Addiction is an incredibly complex issue, particularly for adolescents. There is an abundance of evidence that adolescent addiction is impacted by a number of factors including biological, psychological, social, spiritual and cultural issues. One of the most profound studies is the Adolescent Childhood Experiences (ACEs) study [1-4]. The ACEs study is a sweeping investigation of childhood abuse, neglect, and trauma. Adverse childhood experiences, or ACEs, are events that are potentially traumatic that take place in childhood (0-17 years). For instance, experiencing violence, abuse, or neglect, being a witness to violence in the home or neighborhood, or having a family member attempt or die by suicide. Other issues include growing up in a family where the environment is undermined by substance use problems, mental health issues, or instability due to parents separating or a household member going to jail or prison.
Adverse childhood experiences can lead to lasting negative effects on overall well-being and health as well as educational aspirations. ACEs can increase the propensity for injuries, sexual issues, and chronic diseases and can lead to major causes of death such as heart disease, cancer, diabetes, and suicide. ACEs and other social determinates of health can cause prolonged or toxic stress. ACEs can be impacted by living in a poor neighborhood, racially segregated housing, frequent moving, hunger, and lack of resources such as clothing, money, healthcare, good schools and unstable family relationships, lack of employment and mental stress like anxiety and depression. Some children are also exposed to substance use, domestic violence and poor parenting.
Screening and teaching social-emotional skills in school using the Screening, Brief Intervention and Referral to Treatment  or services as outlined in the piece, “Check Yourself Before You Wreck Yourself” (Journal of Substance Use, December 2022) can lead to creating or strengthening safe and stable relationships at school and home. This strategy can serve to promote social-emotional learning, strengthen school-family relationships, and prevent problem behaviors. The idea behind the screening tool is to promote a safe and nurturing school environment where youth feel secure in sharing their feelings, thoughts, and behaviors to a member of the school counseling team. In this manner, counselors can focus on risk and protective factors at school and at home.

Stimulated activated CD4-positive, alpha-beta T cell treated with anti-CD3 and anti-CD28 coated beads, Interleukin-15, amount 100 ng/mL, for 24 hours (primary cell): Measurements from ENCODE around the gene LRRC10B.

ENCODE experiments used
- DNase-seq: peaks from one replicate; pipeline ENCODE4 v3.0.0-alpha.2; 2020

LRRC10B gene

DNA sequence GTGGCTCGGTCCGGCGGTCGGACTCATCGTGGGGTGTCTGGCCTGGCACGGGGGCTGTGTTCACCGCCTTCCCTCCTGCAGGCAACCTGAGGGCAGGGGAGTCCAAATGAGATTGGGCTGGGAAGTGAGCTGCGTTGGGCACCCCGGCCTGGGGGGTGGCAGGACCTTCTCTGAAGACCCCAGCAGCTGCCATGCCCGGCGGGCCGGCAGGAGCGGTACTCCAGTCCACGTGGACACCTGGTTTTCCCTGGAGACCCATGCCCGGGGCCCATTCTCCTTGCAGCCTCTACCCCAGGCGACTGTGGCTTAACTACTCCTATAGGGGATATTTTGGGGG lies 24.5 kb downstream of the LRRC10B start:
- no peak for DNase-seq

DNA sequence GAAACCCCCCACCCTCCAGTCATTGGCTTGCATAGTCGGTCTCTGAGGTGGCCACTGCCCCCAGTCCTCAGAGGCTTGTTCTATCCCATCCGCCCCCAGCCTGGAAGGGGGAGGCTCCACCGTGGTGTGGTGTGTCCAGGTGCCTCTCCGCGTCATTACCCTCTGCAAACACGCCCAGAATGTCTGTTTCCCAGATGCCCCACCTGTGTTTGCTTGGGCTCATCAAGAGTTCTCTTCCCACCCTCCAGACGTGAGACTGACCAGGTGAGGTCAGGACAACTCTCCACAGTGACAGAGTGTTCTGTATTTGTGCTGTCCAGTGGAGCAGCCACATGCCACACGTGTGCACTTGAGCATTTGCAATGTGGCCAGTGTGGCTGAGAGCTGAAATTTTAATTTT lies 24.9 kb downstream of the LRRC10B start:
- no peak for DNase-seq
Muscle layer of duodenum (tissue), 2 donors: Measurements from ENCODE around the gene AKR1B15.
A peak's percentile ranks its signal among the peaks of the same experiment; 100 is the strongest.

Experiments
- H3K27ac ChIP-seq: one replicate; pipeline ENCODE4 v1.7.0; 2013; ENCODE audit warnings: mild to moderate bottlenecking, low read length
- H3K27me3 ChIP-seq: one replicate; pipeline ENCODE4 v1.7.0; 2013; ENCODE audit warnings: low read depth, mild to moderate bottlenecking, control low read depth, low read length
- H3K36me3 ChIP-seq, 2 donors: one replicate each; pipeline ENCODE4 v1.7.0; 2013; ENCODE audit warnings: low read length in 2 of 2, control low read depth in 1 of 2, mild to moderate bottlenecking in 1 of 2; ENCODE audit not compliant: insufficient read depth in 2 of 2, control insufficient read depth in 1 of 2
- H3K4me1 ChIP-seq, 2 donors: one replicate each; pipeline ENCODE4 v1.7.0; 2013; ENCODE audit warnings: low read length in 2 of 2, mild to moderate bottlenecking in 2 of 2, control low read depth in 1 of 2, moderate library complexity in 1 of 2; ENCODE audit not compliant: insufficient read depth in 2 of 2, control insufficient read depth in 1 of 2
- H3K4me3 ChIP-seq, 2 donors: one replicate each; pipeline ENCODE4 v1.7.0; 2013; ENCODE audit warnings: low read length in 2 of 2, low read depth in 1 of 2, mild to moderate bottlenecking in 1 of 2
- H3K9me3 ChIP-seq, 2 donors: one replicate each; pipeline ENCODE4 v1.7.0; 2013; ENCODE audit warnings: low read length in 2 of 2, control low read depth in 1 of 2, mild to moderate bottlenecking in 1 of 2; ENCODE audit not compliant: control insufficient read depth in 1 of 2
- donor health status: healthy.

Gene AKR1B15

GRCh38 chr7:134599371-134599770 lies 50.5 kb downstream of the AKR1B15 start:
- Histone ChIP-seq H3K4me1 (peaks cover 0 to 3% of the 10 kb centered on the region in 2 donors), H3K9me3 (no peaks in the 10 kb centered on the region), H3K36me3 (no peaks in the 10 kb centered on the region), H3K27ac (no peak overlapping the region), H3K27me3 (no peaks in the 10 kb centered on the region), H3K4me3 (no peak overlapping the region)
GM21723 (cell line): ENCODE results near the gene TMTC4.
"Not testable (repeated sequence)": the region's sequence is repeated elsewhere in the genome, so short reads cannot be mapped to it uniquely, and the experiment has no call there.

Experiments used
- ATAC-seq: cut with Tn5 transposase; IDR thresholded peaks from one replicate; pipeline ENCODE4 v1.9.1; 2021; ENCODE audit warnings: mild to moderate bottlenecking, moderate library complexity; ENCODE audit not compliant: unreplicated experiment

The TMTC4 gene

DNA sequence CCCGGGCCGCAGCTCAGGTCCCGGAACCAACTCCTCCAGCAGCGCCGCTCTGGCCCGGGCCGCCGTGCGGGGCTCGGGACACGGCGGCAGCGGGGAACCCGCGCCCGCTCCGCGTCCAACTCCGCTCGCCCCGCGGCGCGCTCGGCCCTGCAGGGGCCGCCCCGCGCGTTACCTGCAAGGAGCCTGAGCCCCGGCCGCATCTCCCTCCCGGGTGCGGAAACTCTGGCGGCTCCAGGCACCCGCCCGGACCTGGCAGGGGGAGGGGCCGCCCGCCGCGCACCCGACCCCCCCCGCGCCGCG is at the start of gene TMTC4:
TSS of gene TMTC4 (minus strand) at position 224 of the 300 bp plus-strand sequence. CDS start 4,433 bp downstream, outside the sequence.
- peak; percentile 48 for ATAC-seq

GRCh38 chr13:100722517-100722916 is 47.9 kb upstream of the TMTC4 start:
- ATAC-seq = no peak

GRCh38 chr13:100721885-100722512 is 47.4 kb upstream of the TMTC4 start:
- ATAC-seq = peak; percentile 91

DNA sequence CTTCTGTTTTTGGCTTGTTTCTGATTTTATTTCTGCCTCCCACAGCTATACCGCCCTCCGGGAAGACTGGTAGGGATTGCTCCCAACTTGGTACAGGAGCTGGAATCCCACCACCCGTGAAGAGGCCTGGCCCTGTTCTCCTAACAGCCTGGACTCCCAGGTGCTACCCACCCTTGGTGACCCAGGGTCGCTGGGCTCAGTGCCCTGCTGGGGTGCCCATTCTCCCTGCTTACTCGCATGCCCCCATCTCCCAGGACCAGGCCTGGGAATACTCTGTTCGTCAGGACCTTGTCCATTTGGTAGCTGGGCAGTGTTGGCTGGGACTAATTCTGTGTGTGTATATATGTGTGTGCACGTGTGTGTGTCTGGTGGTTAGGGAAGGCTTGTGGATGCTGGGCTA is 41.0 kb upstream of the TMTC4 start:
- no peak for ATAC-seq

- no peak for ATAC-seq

Hawkins, Catalano, and Miller ; Hawkins and Catalano  have extensively written and researched risk and protective factors based on individual, family, media, community and school influences. “Check Yourself Before You Wreck Yourself”  is an attempt to tease out some of the family, school, and community risk and protective factors that impact our youth in school settings. Family risk factors include challenges related to special needs, youth who feel that they cannot talk to their parents or caregivers about their feelings; youth who start sexual activity; those who engage in delinquent behavior, those who are involved in neglectful or abusive situations, those living with families with low or limited income, single parents or grandparents raising children; parents with poor or limited understanding of child development; poor discipline and punishment; isolated parents and negative communication style; and families that accept violence and aggression.
Community risk factors include high rates of crime and violence, high rates of poverty and limited educational and economic options, high rates of unemployment, easy availability of alcohol and other substances, low community involvement, limited community activities for youth, unstable housing and frequent moves for families, hunger, and elevated levels of social disorder. Protective factors for youth and young adults include those families that establish stable and safe relationships, have caring adults who are able to take care of basic needs like clothes, food, and shelter, provide supervision and monitoring, problem-solving, and support school requirement and engage in fun and enjoyable activities as a family. Additional research is needed on parent-focused prevention of adolescent risk behavior linked to the impact of risk and protective factors.
A recent research study by Scheuer and others investigated parent-focused prevention of adolescent health risk behavior in a multisite cluster-randomized trial implemented in pediatric primary care . It has become clear that evidence-based parenting interventions can plan a significant role in reducing adolescent risk behaviors going beyond the “Check Yourself” tool . Guiding Good Choices (GGC) is a 5-session curriculum for parents with adolescents. GGC has been shown to reduce depression, substance use and other risk behaviors. Additional research is needed regarding parent or caregiver evidence-based interventions designed to assist adolescents.